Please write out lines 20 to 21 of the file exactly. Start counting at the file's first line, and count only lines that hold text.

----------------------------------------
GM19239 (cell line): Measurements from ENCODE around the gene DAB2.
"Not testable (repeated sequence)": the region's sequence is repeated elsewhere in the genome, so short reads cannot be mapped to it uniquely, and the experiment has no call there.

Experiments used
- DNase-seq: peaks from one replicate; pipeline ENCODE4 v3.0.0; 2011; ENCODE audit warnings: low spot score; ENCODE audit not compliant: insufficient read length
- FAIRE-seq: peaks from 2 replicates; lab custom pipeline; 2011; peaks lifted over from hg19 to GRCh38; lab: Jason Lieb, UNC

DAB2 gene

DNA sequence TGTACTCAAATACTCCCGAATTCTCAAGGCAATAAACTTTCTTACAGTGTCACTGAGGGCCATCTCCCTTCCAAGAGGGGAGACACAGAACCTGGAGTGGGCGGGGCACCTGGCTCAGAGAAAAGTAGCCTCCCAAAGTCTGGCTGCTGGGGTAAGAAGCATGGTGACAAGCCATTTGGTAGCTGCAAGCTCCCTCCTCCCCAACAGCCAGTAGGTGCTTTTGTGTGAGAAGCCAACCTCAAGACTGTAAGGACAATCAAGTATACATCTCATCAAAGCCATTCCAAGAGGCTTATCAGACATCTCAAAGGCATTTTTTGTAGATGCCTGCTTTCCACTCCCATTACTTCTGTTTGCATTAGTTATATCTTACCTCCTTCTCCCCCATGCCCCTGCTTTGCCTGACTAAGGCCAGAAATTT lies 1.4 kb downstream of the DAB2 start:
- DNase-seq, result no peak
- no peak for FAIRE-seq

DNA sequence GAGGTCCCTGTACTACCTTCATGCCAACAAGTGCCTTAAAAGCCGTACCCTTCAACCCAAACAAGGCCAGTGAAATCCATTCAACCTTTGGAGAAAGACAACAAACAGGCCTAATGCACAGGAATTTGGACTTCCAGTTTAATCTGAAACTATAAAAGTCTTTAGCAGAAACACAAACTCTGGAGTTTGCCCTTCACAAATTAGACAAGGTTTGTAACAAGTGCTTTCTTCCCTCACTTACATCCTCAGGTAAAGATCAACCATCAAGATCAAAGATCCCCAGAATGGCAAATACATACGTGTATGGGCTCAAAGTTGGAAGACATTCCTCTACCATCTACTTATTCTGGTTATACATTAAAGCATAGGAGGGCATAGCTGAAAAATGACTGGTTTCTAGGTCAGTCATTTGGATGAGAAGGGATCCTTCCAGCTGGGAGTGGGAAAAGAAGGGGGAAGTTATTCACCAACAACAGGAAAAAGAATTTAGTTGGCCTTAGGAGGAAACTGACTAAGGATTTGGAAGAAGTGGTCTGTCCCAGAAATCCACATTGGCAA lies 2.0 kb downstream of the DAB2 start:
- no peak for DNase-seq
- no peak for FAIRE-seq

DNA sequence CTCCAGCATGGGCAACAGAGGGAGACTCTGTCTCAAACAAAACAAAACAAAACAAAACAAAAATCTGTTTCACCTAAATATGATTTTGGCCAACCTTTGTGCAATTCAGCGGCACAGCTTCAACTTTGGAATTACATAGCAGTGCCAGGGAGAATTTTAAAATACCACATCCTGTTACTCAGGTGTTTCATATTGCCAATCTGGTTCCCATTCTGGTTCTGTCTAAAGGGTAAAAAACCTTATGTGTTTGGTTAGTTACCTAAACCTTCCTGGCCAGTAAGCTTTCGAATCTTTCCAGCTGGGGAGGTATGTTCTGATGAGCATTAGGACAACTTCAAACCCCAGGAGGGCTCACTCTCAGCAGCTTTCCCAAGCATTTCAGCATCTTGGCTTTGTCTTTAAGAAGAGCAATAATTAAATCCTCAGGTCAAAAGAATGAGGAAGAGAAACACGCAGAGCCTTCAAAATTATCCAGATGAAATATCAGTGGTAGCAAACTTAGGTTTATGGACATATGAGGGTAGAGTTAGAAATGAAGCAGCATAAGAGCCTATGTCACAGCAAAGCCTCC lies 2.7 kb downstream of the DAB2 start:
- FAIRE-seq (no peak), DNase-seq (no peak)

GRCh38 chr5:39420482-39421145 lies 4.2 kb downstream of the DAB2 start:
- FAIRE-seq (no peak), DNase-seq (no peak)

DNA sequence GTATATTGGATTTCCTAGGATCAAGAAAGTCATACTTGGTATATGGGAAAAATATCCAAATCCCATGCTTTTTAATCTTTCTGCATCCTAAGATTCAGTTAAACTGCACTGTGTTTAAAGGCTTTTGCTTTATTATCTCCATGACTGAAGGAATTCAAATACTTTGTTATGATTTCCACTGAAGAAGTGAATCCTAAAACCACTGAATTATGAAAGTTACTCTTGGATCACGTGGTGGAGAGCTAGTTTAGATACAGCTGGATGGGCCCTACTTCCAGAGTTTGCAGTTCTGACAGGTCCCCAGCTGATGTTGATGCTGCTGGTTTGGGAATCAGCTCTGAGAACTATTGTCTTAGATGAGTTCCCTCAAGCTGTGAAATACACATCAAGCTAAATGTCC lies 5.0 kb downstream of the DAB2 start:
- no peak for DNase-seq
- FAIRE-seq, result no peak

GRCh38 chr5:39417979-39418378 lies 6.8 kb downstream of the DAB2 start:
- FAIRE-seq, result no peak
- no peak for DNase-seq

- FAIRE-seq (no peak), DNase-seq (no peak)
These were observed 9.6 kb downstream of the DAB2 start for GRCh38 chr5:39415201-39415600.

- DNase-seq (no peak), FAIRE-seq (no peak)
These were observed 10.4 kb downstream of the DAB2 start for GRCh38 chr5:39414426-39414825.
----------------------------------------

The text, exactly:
GRCh38 chr5:39417979-39418378 lies 6.8 kb downstream of the DAB2 start:
- FAIRE-seq, result no peak